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Ethics of Wars in Islam

Article translated to : العربية Español

islam’ uniqueness in the ethics of wars

“good manners, flexibility, mercy with the weak, and tolerance with neighbors are all characteristics of any nation at times of peace no matter how savage such a nation may be. however, good treatment at time of war, flexibility with enemies, mercy with women, children and the aged, tolerance with the defeated are all characteristics that cannot be done by each nation and military commander. seeing blood provokes bloodshed; animosity arouses the feelings of grudge and wrath; the ecstasy of victory makes conquerors intoxicated with that victory, so it pushes them into the most heinous kinds of revenge. this is both the old and modern history of countries. rather, it is the history of man since cain killed his brother abel: {behold! they each presented a sacrifice (to allah.: it was accepted from one, but not from the other. said the latter: "be sure i will slay thee." "surely," said the former, "(allah) doth accept of the sacrifice of those who are righteous.}[al-maeda:27]. here, history honors the leaders of our civilization; military and civilians, conquerors and rulers, as from among great leaders of other civilizations, they were alone characterized by merciful, fair humanity in the fiercest battles and the darkest times that incite revenge and shedding blood. i swear that if it had not been for the fact that history speaks about such a unique miracle in the history of war ethics in a truthful manner without any doubt, i would have said it is a myth like other myths that have no place on earth[1].”



if peace is the origin in islam and if war was legalized in islam for the aforementioned causes and objectives, islam put rules and laws for war in order to limit anything accompanying it. in this way, wars are controlled by ethics rather than personal desires. islam allowed wars against tyrants and aggressors not innocent and peaceful people. such ethical controls include the following:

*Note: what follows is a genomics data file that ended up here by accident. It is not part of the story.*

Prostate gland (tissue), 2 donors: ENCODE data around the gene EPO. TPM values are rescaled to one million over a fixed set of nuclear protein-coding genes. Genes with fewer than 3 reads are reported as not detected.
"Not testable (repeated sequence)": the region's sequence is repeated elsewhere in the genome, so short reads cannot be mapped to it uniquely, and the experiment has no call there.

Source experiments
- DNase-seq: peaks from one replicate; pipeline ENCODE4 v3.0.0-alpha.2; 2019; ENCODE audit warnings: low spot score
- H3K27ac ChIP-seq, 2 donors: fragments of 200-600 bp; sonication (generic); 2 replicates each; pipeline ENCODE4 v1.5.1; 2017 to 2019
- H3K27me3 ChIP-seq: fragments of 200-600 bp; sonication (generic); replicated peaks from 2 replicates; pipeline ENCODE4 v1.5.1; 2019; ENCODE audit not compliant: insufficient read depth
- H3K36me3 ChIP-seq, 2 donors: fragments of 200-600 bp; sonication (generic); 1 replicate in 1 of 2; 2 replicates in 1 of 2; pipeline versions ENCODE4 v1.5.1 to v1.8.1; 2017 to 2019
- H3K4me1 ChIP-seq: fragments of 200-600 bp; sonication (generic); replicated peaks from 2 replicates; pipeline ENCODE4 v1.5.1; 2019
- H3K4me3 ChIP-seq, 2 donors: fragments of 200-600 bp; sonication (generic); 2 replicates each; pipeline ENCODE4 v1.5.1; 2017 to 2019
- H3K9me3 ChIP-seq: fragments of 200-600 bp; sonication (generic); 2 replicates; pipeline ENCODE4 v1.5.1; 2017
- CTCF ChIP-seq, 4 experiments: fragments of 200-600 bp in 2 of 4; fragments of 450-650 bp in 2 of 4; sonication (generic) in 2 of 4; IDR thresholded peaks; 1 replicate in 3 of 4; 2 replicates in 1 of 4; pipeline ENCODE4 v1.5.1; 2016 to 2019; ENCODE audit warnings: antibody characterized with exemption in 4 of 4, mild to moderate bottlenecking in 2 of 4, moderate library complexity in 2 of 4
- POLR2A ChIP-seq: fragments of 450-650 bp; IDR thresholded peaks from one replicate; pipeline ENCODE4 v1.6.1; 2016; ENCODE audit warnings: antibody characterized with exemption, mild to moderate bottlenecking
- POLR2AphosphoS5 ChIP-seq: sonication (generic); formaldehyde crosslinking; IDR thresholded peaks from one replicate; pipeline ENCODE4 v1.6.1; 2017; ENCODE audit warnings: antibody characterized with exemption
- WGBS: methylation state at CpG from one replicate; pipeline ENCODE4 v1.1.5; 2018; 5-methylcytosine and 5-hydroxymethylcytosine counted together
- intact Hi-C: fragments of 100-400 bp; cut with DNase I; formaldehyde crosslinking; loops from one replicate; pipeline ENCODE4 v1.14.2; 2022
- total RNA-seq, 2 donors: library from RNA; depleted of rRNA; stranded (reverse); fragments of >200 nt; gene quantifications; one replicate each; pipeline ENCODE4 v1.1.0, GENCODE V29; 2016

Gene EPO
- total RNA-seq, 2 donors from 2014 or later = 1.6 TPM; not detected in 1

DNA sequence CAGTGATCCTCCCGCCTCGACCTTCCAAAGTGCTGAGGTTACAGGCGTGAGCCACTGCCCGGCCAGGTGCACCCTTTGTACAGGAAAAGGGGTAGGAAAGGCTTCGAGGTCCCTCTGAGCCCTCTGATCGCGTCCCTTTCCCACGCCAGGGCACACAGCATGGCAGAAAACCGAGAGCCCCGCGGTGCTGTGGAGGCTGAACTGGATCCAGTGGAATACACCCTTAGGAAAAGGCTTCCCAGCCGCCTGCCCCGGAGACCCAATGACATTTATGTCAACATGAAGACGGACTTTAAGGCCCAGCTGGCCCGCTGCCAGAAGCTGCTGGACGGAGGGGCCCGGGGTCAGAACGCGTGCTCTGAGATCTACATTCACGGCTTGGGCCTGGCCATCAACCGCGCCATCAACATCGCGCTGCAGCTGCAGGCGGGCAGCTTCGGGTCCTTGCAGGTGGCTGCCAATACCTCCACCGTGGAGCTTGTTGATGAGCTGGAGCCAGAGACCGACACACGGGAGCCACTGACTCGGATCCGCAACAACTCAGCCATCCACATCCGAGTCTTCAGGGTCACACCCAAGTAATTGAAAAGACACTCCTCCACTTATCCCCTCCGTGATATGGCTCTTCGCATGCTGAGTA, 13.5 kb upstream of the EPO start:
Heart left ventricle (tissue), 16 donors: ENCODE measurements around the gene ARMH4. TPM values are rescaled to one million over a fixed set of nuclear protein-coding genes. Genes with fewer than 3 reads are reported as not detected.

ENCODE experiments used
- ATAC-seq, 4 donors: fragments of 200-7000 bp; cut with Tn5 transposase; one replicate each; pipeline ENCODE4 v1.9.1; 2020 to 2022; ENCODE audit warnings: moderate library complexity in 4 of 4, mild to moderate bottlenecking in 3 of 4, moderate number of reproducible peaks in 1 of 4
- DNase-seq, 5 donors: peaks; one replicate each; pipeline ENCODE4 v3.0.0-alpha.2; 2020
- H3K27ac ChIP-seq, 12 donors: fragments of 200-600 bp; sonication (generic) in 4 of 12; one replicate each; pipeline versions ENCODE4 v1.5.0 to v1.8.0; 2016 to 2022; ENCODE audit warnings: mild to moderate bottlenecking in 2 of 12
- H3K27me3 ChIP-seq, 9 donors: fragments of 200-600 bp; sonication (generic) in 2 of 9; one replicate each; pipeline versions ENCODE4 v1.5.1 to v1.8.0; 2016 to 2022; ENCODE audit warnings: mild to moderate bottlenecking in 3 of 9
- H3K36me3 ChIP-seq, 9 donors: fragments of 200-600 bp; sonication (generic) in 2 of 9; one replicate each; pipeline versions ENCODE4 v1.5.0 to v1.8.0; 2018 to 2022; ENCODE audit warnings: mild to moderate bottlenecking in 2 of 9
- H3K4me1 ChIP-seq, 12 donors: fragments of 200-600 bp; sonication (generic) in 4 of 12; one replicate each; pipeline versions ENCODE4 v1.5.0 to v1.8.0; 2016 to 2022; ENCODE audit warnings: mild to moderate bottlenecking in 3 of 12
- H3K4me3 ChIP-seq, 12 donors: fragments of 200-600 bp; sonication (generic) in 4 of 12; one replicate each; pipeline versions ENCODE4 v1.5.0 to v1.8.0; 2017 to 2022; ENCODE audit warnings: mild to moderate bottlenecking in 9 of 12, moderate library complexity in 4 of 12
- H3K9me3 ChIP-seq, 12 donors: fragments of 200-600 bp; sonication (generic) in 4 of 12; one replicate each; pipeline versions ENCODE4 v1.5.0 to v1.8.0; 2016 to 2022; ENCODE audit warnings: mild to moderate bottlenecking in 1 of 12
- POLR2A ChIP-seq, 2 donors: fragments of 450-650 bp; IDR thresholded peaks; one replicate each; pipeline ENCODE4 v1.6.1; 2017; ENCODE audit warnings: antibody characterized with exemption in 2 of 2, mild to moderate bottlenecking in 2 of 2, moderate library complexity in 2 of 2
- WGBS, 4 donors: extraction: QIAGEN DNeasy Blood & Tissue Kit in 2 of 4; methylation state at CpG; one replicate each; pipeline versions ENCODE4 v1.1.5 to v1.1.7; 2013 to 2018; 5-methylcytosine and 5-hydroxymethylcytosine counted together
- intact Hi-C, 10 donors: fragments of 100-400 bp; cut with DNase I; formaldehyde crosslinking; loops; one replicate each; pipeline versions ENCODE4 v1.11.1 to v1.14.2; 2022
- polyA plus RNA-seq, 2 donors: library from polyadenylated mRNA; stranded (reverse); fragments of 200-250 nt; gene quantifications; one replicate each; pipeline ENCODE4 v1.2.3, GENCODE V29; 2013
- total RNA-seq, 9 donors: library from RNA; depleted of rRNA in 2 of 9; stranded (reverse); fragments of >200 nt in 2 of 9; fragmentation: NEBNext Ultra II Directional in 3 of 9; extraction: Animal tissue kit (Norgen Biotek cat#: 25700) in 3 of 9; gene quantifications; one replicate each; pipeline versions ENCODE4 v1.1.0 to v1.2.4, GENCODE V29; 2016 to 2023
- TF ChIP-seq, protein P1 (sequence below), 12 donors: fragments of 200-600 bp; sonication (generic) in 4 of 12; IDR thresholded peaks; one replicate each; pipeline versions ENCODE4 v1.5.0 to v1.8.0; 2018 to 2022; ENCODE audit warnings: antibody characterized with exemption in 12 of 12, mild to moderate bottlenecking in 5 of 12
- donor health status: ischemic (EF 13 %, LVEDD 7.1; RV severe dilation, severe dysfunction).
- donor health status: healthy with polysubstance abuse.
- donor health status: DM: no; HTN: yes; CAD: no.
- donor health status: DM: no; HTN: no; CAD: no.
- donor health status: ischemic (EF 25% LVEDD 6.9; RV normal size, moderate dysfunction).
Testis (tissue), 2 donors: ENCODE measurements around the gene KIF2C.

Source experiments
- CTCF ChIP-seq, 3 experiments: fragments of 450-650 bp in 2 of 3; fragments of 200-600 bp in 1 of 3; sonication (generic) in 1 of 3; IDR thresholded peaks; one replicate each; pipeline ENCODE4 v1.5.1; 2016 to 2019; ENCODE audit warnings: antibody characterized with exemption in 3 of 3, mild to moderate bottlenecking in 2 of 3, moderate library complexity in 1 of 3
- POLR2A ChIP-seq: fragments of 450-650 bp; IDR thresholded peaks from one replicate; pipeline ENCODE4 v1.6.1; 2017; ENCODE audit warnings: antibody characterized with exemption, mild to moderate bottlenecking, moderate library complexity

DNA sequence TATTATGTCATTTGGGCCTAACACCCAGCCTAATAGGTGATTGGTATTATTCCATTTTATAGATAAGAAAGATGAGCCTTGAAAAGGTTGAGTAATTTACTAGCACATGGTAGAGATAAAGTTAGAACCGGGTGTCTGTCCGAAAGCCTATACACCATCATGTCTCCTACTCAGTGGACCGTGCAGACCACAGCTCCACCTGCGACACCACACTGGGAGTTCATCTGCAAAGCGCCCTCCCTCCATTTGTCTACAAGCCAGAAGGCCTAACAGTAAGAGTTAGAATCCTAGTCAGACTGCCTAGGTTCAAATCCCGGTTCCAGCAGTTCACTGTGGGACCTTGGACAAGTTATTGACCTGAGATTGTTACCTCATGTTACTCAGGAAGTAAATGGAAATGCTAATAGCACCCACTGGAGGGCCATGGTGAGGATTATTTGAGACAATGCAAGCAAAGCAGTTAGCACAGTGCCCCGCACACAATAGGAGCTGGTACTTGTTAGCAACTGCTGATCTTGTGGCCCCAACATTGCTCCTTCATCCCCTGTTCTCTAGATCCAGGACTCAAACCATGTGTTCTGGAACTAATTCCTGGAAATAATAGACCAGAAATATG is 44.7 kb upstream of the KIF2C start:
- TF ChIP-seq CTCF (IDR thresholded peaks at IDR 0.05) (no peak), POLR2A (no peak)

1- don’t kill women, children and the aged: the messenger of allah advised the commanders to be pious and fear allah in order to push them to observe the ethics of wars. the prophet ordered them to avoid killing children; buraidah (may allah be pleased with him) narrated that whenever the prophet ordained anybody as a commander in an army or a brigade, he advised him exclusively to be pious and fear allah. the prophet also advised such a commander and other muslims to have good manners, saying: “… and don’t kill a newborn…”[2]. abu dawud narrated that the prophet said: “don’t kill an elder or a child or a woman…”[3].



2- don’t kill worshippers: whenever the prophet sent his armies, he said to them: “don’t kill people confined themselves to worship in hermitages”[4]. his advice to the army heading for “muatah” battle was: “march in the name of allah and in his cause, fight the unbelievers. attack, but you shall not be filled with hatred, nor act treacherously, mutilate or slay a newborn, a woman, an elder or a person confined himself in a hermitage.”[5]



3- don’t act treacherously: the prophet saw off companies, advising them: “… don’t act treacherously…”.[6]such a piece of advice was not aimed at muslims’ dealings with their muslim brothers, but rather with archenemies they are going to fight. the matter was so important that the messenger of allah distanced himself from the traitors even if they are muslims and even if the victim is infidel. the prophet said: “if anybody provided a man with security and then killed him, i disavow the killer even if the killed person is an infidel.”[7]the value of faithfulness was so well-established in the manners of the prophet’s companions that umar ibn al-khattab was told during his rule that one of the mujahideen said to a persian combatant: “don’t fear” then killed him. al-khattab wrote to the army commander, saying: “i was told that a man from among you call the infidel and if that infidel sought protection in the mountain the man said to him: ‘don’t fear.’ and when the man caught the infidel, killed him. by the one who controls my soul, if i was told that anybody did so i would behead him.”[8]